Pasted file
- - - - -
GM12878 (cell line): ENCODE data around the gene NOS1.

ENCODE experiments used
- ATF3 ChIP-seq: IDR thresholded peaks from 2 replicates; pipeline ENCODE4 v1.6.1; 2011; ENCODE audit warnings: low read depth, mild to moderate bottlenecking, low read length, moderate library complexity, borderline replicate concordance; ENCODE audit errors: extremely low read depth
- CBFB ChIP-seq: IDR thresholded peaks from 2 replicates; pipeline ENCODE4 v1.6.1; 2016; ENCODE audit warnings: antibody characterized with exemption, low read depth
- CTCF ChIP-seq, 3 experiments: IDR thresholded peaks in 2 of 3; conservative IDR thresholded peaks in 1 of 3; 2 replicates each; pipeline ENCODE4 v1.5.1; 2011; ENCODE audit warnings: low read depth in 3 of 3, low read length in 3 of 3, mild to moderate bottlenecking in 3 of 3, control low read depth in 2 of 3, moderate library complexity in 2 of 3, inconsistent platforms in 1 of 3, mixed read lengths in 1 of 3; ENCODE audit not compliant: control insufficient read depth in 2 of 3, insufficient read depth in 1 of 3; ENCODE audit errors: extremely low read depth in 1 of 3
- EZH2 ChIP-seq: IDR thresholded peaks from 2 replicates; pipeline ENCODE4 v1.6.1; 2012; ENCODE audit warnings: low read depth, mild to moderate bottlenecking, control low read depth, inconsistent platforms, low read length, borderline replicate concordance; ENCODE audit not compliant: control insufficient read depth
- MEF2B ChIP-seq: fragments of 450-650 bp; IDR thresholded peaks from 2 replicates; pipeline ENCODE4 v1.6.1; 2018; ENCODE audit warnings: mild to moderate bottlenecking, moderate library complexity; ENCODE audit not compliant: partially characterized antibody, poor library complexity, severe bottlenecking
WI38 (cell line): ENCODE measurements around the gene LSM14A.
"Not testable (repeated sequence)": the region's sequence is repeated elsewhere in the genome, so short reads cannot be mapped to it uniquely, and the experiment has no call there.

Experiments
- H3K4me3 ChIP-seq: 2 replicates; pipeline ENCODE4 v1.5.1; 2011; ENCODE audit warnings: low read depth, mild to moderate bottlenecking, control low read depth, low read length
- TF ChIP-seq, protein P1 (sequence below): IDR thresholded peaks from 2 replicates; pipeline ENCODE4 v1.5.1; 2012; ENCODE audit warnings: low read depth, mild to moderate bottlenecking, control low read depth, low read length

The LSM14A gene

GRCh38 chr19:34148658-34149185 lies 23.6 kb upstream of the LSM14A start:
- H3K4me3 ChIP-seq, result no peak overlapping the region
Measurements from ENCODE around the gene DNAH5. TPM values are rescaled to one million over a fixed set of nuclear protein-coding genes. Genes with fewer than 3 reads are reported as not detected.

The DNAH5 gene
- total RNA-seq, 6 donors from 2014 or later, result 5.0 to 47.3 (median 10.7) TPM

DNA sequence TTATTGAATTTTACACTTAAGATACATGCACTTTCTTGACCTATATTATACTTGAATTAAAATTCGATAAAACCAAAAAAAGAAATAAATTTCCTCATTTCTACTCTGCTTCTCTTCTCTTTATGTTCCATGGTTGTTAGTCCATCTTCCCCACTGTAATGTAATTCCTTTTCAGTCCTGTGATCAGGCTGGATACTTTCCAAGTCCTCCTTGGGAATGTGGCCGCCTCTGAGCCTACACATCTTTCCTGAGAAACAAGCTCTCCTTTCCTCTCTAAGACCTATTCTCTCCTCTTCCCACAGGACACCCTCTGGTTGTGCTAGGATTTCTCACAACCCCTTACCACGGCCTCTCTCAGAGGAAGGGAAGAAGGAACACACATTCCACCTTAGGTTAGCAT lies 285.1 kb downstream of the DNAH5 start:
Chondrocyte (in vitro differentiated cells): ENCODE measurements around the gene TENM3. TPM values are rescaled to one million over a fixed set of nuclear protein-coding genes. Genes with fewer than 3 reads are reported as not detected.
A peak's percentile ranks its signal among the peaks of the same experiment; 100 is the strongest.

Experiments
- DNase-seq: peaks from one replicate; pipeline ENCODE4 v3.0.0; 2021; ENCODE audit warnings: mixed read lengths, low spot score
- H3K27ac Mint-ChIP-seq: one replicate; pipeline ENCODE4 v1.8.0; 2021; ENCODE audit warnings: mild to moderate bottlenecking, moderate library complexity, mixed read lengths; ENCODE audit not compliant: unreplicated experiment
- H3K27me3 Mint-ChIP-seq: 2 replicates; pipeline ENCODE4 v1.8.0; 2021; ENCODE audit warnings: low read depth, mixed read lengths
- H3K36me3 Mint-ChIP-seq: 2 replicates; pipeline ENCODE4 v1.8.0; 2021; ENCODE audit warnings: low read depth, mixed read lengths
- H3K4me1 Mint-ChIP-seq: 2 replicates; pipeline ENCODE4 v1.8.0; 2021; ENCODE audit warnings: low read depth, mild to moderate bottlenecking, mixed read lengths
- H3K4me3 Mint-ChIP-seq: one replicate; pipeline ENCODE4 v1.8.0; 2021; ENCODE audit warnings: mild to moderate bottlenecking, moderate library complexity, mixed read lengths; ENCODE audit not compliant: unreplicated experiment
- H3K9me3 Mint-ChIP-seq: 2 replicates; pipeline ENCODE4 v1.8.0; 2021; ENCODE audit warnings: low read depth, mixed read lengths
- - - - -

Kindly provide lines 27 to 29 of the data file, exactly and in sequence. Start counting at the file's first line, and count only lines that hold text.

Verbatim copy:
- H3K4me1 Mint-ChIP-seq: 2 replicates; pipeline ENCODE4 v1.8.0; 2021; ENCODE audit warnings: low read depth, mild to moderate bottlenecking, mixed read lengths
- H3K4me3 Mint-ChIP-seq: one replicate; pipeline ENCODE4 v1.8.0; 2021; ENCODE audit warnings: mild to moderate bottlenecking, moderate library complexity, mixed read lengths; ENCODE audit not compliant: unreplicated experiment
- H3K9me3 Mint-ChIP-seq: 2 replicates; pipeline ENCODE4 v1.8.0; 2021; ENCODE audit warnings: low read depth, mixed read lengths